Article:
It Comes Together Organically

Did I imagine that it was 70 degrees and partly sunny a few days ago?  The chilly gray skies have returned and I'm starting to think I dreamed the whole thing.  I'm feeling a bit deceived by the weather patterns.  Spring and I are on a cycle of spending some time together and then suddenly we are estranged.  I'd like it if Mother Nature could make up her mind about letting the warm weather stick around for good.  My green thumb would appreciate it, too. 

I can't help but feel a little bit like I am backsliding into a winter coma every time the temperatures slip.  I instantly start to refer to my mental winter-survival-guide, "Make a pot of soup!  Build a fire in the woodburning stove!"  Tim and I divide and conquer, sticking with our strengths; he loves to make a fire and I love to cook soup.

We are running a little light on homemade chicken stock so I opted to use the vegetable stock we made earlier this year.  I figure if we are starting there I should just make a vegetable soup.  As I gathered vegetables from counter-top baskets and the bottom drawer of our refrigerator, I really didn't have a starch like a potato to give some bulk to the soup.  After a quick peek in our cabinets, we had less than a quarter box of elbow macaroni so I decided to use pasta as my starch.  That's the thing about soup--it comes together organically that way.   

So I chopped the vegetables somewhat uniformly and into the pot went a tablespoon or two of olive oil, a yellow onion, a few medium carrots, two stalks of celery, several small parsnips, and some garlic.  I stirred occasionally, allowing the vegetables to sizzle over medium heat until they developed some color.  Then I added a heaping spoonful of tomato paste to add that essential umami flavor, balancing the sweet of the carrots and parsnips with its savory richness. (If you don't have tomato paste, a bit of full-bodied red wine will add the same depth.)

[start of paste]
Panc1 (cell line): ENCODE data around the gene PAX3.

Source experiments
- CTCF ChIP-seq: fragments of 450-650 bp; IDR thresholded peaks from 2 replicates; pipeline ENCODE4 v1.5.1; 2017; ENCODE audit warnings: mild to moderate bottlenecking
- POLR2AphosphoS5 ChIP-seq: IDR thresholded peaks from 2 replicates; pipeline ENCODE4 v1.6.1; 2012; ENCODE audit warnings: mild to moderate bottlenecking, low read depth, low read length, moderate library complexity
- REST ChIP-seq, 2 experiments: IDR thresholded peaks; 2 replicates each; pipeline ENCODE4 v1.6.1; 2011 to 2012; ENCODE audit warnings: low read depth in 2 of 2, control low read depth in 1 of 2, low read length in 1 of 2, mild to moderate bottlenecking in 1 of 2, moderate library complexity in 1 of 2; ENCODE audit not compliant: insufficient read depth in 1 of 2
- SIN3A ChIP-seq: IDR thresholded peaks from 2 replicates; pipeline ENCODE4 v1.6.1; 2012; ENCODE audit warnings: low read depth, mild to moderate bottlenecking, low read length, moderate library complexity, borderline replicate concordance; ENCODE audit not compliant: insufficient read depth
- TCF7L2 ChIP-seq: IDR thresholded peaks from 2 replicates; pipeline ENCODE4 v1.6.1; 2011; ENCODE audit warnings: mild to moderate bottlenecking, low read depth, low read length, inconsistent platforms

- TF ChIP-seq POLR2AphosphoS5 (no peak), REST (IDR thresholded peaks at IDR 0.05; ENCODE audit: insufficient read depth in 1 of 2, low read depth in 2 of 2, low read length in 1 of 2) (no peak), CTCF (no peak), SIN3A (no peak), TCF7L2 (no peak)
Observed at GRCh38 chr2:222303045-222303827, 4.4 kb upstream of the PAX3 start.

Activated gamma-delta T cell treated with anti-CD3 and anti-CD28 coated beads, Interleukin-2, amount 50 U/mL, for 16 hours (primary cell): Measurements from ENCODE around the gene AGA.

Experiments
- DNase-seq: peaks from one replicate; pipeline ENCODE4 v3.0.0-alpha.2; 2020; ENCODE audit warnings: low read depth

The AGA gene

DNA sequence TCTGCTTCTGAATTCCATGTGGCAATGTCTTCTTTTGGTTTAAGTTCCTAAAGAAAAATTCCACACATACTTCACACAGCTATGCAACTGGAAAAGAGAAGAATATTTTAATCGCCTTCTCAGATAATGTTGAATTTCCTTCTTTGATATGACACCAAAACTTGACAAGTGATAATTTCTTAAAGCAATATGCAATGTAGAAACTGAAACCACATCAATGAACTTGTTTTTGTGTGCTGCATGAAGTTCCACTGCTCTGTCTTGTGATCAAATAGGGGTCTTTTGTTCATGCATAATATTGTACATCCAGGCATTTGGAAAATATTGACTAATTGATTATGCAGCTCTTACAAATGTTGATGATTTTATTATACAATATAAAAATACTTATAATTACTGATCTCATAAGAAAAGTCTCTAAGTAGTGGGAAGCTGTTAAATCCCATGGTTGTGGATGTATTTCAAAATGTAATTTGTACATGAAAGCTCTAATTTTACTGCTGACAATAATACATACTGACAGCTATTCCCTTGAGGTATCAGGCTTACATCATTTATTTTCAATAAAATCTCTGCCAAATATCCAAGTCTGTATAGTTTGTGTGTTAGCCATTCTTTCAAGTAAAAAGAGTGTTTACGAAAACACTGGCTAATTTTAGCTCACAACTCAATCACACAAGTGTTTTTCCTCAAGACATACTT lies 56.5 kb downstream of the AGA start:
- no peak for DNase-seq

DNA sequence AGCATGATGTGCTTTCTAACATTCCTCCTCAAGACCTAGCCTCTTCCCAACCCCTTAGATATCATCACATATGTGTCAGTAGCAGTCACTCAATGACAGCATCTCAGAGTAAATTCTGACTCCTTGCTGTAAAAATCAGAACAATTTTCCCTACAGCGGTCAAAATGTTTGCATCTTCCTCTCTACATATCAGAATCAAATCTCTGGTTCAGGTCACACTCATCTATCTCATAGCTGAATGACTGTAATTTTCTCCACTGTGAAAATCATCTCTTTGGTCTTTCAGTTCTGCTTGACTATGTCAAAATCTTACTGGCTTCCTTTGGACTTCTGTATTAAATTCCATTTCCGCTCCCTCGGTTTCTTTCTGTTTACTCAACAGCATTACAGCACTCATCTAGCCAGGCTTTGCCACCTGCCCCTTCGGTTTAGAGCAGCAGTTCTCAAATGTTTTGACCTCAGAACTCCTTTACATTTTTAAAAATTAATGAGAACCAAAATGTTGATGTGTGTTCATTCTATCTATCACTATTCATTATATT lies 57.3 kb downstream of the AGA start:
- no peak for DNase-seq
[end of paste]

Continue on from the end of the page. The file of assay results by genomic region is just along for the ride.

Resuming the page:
Then I added 3 containers of vegetable stock (about 6 cups) and a cup of water to the pot, stirring to combine and lift any bits off the bottom.  Two bay leaves, a few sprigs of fresh thyme and some salt & pepper were all the soup needed for that last bit of flavor development.  I turned up the heat to medium-high to bring it to a boil, and then reduced it to medium-low to simmer. 

After ten or so minutes, I remembered that I wanted to add macaroni, so I tossed in two handfuls and set the timer to check it again in ten more minutes.  When the timer went off, the macaroni was just al-dente and the vegetables were all cooked through without being mushy.

After I served myself a bowl, I decided the soup needed some color.  I suggested Tim add a handful of frozen peas to the pot and before he ate any.  The addition of the peas (not pictured here) gave the mostly reddish colored soup a pop of color and a nice snap in texture when eaten.  It turns out between the parsnips and the macaroni noodles, I didn't miss the potatoes at all.  

There's really not much of a recipe to this so I won't pretend to give you one, but if you hesitate in trusting yourself to make soup without a recipe I suggest throwing caution to the wind.  Simple soup like this tends to pull itself together without much help from the cook. 

On a completely unrelated note, I've been compiling a list of food-related podcasts that I have been listening to while I travel for work so keep an eye out for those soon!


Equal Opportunity Gelato Consumers

How was your St. Patrick's day? 

I'm wondering what you were up to yesterday because it seems like everywhere I went there were people wearing green t-shirts, green knee socks and drinking suspiciously green beverages.  I, too, sported a green sweater, though I'm aware it was a weak attempt at partaking in the holiday.  I did consume a green beverage (margarita on the rocks) and watch some Sons of Anarchy (SAMCRO has quite a few Irish connections) but neither of those really made me feel like shouting, "Kiss me! I'm pretending to be Irish!